Nicotine is the reason that people become addicted to smoking cigarettes, and get lung, head and neck cancers as a result, but the nicotine in electronic cigarettes is also considered addictive, according to the National Institute on Drug Abuse (NIDA). Addiction, characterized by compulsive drug seeking in the face of negative health consequences, is felt by smokers who try to quit — of the almost 35 million who try to quit smoking every year, more than 85 percent relapse, usually within a week, according to NIDA.
Research has shown that nicotine increases dopamine levels in the reward circuits of the brain, according to NIDA. Cigarette smoking rapidly distributes nicotine to the brain, with levels peaking within 10 seconds and dissipating quickly, resulting in the need to keep smoking. But less is known about the delivery of nicotine via electronic cigarettes, in which the nicotine vapors are inhaled without any of the tobacco smoke.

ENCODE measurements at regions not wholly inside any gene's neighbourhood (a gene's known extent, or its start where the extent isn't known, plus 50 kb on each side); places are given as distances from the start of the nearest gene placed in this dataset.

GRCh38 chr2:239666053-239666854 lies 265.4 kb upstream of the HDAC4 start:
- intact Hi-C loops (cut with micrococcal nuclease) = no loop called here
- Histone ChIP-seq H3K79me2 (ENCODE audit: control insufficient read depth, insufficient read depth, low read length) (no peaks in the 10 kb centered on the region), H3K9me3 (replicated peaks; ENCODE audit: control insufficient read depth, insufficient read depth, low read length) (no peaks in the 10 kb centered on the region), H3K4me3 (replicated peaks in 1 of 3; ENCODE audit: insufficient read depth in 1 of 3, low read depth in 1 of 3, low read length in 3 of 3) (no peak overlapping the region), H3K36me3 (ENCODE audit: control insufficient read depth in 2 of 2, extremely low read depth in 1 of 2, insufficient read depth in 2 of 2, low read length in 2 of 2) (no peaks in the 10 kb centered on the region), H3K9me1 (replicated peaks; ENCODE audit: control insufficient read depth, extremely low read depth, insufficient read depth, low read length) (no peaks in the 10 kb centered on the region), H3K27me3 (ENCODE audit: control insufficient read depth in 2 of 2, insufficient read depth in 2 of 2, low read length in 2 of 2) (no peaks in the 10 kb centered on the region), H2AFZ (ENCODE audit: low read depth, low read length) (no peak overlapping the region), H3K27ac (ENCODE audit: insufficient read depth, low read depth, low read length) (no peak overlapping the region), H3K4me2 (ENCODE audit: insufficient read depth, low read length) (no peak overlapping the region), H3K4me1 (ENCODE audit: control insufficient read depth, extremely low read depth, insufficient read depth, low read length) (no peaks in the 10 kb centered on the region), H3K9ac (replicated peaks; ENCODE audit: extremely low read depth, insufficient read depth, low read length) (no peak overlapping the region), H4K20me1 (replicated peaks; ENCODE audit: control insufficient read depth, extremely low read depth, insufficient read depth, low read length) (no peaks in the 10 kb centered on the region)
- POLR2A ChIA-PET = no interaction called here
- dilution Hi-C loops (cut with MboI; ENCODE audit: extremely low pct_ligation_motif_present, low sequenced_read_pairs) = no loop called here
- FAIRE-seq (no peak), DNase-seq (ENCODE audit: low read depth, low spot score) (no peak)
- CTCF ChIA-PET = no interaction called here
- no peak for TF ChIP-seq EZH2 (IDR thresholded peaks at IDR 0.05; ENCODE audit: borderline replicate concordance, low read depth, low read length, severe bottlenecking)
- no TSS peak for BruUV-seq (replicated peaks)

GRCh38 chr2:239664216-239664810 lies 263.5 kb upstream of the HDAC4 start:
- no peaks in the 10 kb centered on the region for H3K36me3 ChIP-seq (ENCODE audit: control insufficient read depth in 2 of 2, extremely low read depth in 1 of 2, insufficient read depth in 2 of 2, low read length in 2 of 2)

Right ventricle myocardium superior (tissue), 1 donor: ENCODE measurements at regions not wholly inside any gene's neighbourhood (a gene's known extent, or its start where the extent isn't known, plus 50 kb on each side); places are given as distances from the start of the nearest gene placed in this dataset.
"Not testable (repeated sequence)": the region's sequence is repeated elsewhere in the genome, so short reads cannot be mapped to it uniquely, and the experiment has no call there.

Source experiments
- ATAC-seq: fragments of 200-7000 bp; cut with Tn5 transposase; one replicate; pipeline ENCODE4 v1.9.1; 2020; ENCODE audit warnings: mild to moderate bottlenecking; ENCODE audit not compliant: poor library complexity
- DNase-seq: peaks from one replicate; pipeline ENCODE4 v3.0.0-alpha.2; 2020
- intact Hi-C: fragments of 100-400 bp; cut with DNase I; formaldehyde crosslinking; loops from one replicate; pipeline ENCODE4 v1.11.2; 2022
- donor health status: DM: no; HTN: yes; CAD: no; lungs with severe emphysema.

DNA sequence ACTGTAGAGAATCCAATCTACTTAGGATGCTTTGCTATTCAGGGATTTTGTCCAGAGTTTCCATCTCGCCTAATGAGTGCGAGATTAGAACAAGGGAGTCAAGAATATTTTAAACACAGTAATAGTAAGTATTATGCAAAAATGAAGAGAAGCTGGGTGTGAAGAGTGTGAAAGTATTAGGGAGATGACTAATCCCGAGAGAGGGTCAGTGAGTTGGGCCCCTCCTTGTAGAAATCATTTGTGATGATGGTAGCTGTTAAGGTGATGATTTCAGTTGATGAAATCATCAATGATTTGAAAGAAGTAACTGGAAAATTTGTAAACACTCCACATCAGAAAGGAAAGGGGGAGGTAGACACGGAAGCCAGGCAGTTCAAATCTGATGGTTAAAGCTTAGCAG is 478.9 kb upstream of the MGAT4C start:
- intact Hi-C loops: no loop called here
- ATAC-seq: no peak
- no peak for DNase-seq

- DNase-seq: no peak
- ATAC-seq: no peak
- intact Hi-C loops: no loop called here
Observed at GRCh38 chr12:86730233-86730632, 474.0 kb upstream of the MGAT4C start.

For more information about electronic cigarettes, NIDA recommended that we talk to Thomas Eissenberg, Ph.D., professor of psychology and co-director of the Center for the Study of Tobacco Products at Virginia Commonwealth University in Richmond.